- 2X I J,(X ') - 2(1.841)(0.582) c1ency - 27rn _ 11"/ 2 - 211"(2 ) _ 11"/ 2 - 19.49%
9·5 HELIX TRAVELING-WAVE TUBES (TWTs}
Since Kompfner invented the helix traveling-wave tube (TWT) in 1944 [11], its basic
circuit has changed little. For broadband applications, the helix TWTs are almost exclusively used, whereas for high-average-power purposes, such as radar transmitters,
the coupled-cavity TWTs are commonly used.
In previous sections klystrons and reflex klystrons were analyzed in some detail. Before starting to describe the TWT, it seems appropriate to compare the basic
operating principles of both the TWT and the klystron. In the case of the TWT, the
microwave circuit is nonresonant and the wave propagates with the same speed as
the electrons in the beam. The initial effect on the beam is a small amount of velocity modulation caused by the weak electric fields associated with the traveling wave.
Just as in the klystron, this velocity modulation later translates to current modulation, which then induces an RF current in the circuit, causing amplification. However, there are some major differences between the TWT and the klystron:
1. The interaction of electron beam and RF field in the TWT is continuous over
the entire length of the circuit, but the interaction in the klystron occurs only
at the gaps of a few resonant cavities.
2. The wave in the TWT is a propagating wave; the wave in the klystron is not.
3. In the coupled-cavity TWT there is a coupling effect between the cavities,
whereas each cavity in the klystron operates independently.
A helix traveling-wave tube consists of an electron beam and a slow-wave structure. The electron beam is focused by a constant magnetic field along the electron
beam and the slow-wave structure. This is termed an 0-type traveling-wave tube.
The slow-wave structure is either the helical type or folded-back line. The applied
signal propagates around the turns of the helix and produces an electric field at the
Sec. 9.5
Helix Traveling-Wave Tubes (TWTs)
383
center of the helix, directed along the helix axis. The axial electric field progresses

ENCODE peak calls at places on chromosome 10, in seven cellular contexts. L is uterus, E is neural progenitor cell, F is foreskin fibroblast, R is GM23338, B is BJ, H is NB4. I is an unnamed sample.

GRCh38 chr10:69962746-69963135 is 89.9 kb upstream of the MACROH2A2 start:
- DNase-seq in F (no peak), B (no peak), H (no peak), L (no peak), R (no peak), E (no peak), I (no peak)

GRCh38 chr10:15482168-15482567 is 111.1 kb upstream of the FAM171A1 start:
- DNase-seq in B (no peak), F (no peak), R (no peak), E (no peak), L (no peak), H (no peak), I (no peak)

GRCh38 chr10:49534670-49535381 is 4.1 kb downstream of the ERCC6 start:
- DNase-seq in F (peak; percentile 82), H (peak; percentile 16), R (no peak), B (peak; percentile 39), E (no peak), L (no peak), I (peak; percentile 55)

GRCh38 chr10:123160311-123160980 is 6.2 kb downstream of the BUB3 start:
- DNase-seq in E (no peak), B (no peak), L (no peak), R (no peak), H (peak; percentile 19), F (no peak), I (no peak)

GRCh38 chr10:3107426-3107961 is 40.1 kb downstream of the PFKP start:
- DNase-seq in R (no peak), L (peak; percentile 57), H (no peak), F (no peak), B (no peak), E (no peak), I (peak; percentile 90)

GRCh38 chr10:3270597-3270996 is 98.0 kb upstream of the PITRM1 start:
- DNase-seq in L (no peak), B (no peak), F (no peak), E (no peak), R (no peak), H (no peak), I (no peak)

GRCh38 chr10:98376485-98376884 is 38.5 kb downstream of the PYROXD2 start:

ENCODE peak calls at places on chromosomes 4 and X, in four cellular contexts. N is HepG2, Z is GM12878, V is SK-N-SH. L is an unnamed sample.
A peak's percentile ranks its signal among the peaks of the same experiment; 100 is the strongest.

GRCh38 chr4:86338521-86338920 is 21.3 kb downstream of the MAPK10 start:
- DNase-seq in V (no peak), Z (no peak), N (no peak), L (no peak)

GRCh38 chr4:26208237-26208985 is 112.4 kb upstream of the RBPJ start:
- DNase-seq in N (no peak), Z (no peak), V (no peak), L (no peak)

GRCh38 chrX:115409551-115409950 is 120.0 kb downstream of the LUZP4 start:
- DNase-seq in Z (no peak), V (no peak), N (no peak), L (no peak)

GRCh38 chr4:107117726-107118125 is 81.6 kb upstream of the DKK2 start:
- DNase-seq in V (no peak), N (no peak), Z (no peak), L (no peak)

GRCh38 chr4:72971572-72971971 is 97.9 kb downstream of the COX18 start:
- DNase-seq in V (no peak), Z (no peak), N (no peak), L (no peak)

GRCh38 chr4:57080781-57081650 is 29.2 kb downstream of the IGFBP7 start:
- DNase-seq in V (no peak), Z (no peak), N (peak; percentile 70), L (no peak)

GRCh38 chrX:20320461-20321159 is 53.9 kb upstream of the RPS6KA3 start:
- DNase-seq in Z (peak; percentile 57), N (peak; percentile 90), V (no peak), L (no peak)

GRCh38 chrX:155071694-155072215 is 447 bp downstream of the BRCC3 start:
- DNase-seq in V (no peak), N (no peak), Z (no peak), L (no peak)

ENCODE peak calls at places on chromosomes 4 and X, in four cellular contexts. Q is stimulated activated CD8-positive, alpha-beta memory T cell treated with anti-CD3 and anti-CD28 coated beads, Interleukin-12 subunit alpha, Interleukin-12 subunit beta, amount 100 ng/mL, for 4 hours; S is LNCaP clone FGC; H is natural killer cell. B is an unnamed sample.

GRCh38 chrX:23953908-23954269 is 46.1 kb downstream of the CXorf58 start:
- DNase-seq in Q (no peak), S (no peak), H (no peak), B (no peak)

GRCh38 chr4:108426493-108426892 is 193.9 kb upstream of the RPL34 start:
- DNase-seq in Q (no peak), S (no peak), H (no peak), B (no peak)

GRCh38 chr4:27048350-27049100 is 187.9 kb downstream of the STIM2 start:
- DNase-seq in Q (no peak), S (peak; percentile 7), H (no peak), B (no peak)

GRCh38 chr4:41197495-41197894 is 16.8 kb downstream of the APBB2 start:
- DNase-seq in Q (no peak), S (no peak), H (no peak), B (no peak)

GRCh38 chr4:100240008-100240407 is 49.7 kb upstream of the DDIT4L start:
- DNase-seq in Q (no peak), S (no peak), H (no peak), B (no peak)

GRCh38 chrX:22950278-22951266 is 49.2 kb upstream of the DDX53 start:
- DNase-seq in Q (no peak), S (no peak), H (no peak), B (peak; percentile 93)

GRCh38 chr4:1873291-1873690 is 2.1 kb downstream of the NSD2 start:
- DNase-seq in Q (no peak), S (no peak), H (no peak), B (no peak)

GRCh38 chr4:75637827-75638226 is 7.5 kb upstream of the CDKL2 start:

with a velocity that is very close to the velocity of light multiplied by the ratio of helix pitch to helix circumference. When the electrons enter the helix tube, an interaction takes place between the moving axial electric field and the moving electrons.
On the average, the electrons transfer energy to the wave on the helix. This interaction causes the signal wave on the helix to become larger. The electrons entering the
helix at zero field are not affected by the signal wave; those electrons entering the
helix at the accelerating field are accelerated, and those at the retarding field are decelerated. As the electrons travel further along the helix, they bunch at the collector
end. The bunching shifts the phase by 1T /2. Each electron in the bunch encounters a
stronger retarding field. Then the microwave energy of the electrons is delivered by
the electron bunch to the wave on the helix. The amplification of the signal wave is
accomplished. The characteristics of the traveling-wave tube are:
Frequency range:
3 GHz and higher
Bandwidth:
about 0.8 GHz
Efficiency:
20 to 40%
up to 10 kW average
Power output:
Power gain:
up to 60 dB
The present state of the art for U.S. high-power TWTs is shown in Fig. 9-5-1.
0.6
1-------C----t-4---+---+-+--------t------r--+-+-------<-r-<
0•1------+--r-+---+-->-+---+---l~j----+--+-+------+---t-~
021----t---l--+--+-+-+----l·-'--'-!--+-+-+--f--+--l
I
i
0·10·':-1--:"':0.2,....-;:'o.J=--'"-o"".•~~~,~~~;~.~,.,.,o_-,20~.___.,o
FREQUENCY, GHz
Figure 9-5-1 State of the art for U.S.
high-power TWTs.
Microwave Linear-Beam Tubes (0 Type)
384
Chap. 9
9·5·1 Slow-Wave Structures
As the operating frequency is increased, both the inductance and capacitance of the
resonant circuit must be decreased in order to maintain resonance at the operating
frequency. Because the gain-bandwidth product is limited by the resonant circuit,
the ordinary resonator cannot generate a large output. Several nonresonant periodic
circuits or slow-wave structures (see Fig. 9-5-2) are designed for producing large
gain over a wide bandwidth.
(a)
(b)
(d)
(c)
(c)
Figure 9-5-2 Slow-wave structures. (a) Helical line. (b) Folded-back line. (c)
Zigzag line. (d) Interdigital line. (e) Corrugated waveguide.
Slow-wave structures are special circuits that are used in microwave tubes to
reduce the wave velocity in a certain direction so that the electron beam and the signal wave can interact. The phase velocity of a wave in ordinary waveguides is
greater than the velocity of light in a vacuum. In the operation of traveling-wave and
magnetron-type devices, the electron beam must keep in step with the microwave
signal. Since the electron beam can be accelerated only to velocities that are about a
fraction of the velocity of light, a slow-wave structure must be incorporated in the
microwave devices so that the phase velocity of the microwave signal can keep pace
with that of the electron beam for effective interactions. Several types of slow-wave
structures are shown in Fig. 9-5-2.
The commonly used slow-wave structure is a helical coil with a concentric conducting cylinder (see Fig. 9-5-3).